Production of Models of the International Space Station Elements from 3D Laser Images

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Proceedings titleOptoelectronics, Photonics, and Imaging (Opto Canada 2002)
ConferenceSPIE Proceedings, May 9-10, 2002., Ottawa, Ontario, Canada
AbstractThe Neptec Design Group has developed a Laser Camera System (LCS) that can operate as a 3D imaging scanner. The LCS uses an auto-synchronized triangulation scheme to measure range information while two orthogonal scanning mirrors sweep through the field-of-view. The LCS simultaneously records intensity of the reflected laser beam and range information. The intensity data can be used to produce 2D grayscale images as well as to map the intensities onto 3D surface models. The nature of triangulation geometry dictates that such measurements are best for close objects, with range error increasing with the square of object range.The LCS was flown in the payload bay of the shuttle Discovery during mission STS-105. Four scans were taken of the same scene while the shuttle was docked to the International Space Station (ISS). Partially visible ISS elements included the SSRMS (Canadarm2), Multi-Purpose Logistics Module (MPLM), Destiny Lab Module, Node 1 (Unity), Joint Airlock Module (Quest), and several solar arrays.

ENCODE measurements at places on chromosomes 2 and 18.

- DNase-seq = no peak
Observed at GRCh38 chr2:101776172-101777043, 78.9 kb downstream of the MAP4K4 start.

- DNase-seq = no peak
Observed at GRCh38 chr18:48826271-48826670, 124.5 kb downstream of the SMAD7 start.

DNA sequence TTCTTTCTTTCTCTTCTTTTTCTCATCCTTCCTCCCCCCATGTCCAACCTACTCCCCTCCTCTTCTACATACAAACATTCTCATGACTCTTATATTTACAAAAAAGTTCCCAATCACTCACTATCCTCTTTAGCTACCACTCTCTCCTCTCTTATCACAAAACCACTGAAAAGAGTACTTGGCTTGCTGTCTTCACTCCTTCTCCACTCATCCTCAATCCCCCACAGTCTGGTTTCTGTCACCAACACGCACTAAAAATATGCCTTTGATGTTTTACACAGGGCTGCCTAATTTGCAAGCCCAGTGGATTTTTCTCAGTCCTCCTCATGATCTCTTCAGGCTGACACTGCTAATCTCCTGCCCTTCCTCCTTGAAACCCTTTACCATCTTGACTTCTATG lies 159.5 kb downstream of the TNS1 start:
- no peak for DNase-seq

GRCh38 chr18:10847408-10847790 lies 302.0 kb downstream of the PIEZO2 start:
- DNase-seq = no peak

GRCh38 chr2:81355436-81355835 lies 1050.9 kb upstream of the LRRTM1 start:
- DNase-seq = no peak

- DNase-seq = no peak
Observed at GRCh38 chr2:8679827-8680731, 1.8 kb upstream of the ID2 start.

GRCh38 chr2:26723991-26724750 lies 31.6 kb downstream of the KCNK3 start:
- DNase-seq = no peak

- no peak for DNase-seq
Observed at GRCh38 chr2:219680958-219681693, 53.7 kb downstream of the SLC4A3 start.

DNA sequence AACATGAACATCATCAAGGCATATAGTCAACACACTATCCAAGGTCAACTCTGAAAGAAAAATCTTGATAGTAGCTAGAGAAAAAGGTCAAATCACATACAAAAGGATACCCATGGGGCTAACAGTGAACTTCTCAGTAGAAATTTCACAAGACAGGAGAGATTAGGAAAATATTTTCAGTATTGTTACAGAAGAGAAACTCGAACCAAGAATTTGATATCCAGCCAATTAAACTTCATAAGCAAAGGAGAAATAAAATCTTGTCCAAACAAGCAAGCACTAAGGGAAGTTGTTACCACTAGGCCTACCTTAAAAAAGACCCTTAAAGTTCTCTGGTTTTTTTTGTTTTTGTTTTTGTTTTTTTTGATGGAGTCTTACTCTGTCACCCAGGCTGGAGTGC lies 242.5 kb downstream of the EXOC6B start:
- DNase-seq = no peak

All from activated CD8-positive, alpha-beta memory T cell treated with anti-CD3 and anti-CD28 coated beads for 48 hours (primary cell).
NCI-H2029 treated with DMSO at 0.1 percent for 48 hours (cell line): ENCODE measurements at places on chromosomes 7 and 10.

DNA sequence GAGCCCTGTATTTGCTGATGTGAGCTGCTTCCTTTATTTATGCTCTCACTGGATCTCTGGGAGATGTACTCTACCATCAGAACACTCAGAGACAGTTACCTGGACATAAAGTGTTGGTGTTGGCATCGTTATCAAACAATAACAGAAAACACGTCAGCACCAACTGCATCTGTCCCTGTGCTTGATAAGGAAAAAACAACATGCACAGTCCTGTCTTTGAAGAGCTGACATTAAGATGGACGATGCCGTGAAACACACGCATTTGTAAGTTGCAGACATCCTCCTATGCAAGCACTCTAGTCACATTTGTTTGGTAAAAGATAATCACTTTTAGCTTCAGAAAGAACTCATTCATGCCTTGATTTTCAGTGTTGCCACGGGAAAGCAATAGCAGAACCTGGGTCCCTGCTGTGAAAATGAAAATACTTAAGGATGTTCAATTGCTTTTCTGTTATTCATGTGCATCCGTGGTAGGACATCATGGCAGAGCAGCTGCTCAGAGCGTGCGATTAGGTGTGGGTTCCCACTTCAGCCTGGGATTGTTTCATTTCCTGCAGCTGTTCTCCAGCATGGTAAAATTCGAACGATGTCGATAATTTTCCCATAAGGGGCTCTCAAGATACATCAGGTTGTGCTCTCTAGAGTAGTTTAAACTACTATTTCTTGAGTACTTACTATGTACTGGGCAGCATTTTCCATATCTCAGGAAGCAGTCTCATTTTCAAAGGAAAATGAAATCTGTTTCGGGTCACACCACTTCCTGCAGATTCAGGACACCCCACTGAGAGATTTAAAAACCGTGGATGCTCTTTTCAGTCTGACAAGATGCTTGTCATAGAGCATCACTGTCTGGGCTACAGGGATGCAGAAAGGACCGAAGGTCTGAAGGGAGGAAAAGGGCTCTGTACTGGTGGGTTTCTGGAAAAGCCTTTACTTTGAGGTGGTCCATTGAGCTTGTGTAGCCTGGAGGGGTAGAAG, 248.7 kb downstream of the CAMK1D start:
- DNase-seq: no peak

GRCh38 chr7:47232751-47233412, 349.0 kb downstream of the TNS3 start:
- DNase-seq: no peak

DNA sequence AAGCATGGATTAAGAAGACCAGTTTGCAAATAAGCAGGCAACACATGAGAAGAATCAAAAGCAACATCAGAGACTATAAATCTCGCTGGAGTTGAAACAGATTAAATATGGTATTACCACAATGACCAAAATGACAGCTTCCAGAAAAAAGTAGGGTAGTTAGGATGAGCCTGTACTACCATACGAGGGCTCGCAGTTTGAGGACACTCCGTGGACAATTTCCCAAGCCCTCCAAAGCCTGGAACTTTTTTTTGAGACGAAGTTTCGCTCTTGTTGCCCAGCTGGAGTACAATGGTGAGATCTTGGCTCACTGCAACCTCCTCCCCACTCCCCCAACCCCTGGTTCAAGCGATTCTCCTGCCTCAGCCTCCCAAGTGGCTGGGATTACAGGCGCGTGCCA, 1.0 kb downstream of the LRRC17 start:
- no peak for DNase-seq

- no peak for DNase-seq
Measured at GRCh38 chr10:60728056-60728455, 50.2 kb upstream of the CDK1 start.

Publication date
AffiliationNRC Institute for Information Technology; National Research Council Canada
Peer reviewedNo
NRC number44922
NPARC number8914466
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Record identifier67e465bc-e597-47e1-8f02-8eec0445175d
Record created2009-04-22
Record modified2016-05-09
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